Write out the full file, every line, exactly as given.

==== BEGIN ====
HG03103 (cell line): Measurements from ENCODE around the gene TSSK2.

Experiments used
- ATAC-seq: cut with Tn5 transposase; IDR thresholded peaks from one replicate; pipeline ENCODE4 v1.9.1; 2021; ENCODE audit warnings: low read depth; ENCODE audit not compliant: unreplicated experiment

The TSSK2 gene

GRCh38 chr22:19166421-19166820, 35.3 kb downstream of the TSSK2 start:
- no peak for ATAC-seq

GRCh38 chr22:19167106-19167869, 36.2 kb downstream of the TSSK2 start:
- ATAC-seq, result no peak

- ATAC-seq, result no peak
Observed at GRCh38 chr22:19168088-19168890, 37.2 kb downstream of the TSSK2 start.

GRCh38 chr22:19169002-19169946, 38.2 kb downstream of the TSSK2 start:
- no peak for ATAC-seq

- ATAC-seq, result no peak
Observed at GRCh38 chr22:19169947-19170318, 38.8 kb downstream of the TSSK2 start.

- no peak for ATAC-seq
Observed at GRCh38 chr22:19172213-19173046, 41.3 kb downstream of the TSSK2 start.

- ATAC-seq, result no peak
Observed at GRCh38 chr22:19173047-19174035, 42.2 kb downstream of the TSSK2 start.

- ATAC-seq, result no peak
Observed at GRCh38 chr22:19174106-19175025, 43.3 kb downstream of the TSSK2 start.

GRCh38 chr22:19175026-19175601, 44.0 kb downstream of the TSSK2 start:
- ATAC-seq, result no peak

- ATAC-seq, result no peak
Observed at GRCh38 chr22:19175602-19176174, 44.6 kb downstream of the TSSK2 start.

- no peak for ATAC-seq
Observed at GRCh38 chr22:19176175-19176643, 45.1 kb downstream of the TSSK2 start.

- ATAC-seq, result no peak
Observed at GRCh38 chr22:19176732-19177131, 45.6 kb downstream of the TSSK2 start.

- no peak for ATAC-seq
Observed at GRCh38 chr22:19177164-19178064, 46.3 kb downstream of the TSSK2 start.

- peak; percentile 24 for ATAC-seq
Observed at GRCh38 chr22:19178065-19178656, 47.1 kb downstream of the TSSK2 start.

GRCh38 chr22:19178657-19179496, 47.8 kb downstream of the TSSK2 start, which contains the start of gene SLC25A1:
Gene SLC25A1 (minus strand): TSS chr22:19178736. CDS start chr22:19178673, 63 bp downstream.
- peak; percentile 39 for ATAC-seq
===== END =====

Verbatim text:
HG03103 (cell line): Measurements from ENCODE around the gene TSSK2.

Experiments used
- ATAC-seq: cut with Tn5 transposase; IDR thresholded peaks from one replicate; pipeline ENCODE4 v1.9.1; 2021; ENCODE audit warnings: low read depth; ENCODE audit not compliant: unreplicated experiment

The TSSK2 gene

GRCh38 chr22:19166421-19166820, 35.3 kb downstream of the TSSK2 start:
- no peak for ATAC-seq

GRCh38 chr22:19167106-19167869, 36.2 kb downstream of the TSSK2 start:
- ATAC-seq, result no peak

- ATAC-seq, result no peak
Observed at GRCh38 chr22:19168088-19168890, 37.2 kb downstream of the TSSK2 start.

GRCh38 chr22:19169002-19169946, 38.2 kb downstream of the TSSK2 start:
- no peak for ATAC-seq

- ATAC-seq, result no peak
Observed at GRCh38 chr22:19169947-19170318, 38.8 kb downstream of the TSSK2 start.

- no peak for ATAC-seq
Observed at GRCh38 chr22:19172213-19173046, 41.3 kb downstream of the TSSK2 start.

- ATAC-seq, result no peak
Observed at GRCh38 chr22:19173047-19174035, 42.2 kb downstream of the TSSK2 start.

- ATAC-seq, result no peak
Observed at GRCh38 chr22:19174106-19175025, 43.3 kb downstream of the TSSK2 start.

GRCh38 chr22:19175026-19175601, 44.0 kb downstream of the TSSK2 start:
- ATAC-seq, result no peak

- ATAC-seq, result no peak
Observed at GRCh38 chr22:19175602-19176174, 44.6 kb downstream of the TSSK2 start.

- no peak for ATAC-seq
Observed at GRCh38 chr22:19176175-19176643, 45.1 kb downstream of the TSSK2 start.

- ATAC-seq, result no peak
Observed at GRCh38 chr22:19176732-19177131, 45.6 kb downstream of the TSSK2 start.

- no peak for ATAC-seq
Observed at GRCh38 chr22:19177164-19178064, 46.3 kb downstream of the TSSK2 start.

- peak; percentile 24 for ATAC-seq
Observed at GRCh38 chr22:19178065-19178656, 47.1 kb downstream of the TSSK2 start.

GRCh38 chr22:19178657-19179496, 47.8 kb downstream of the TSSK2 start, which contains the start of gene SLC25A1:
Gene SLC25A1 (minus strand): TSS chr22:19178736. CDS start chr22:19178673, 63 bp downstream.
- peak; percentile 39 for ATAC-seq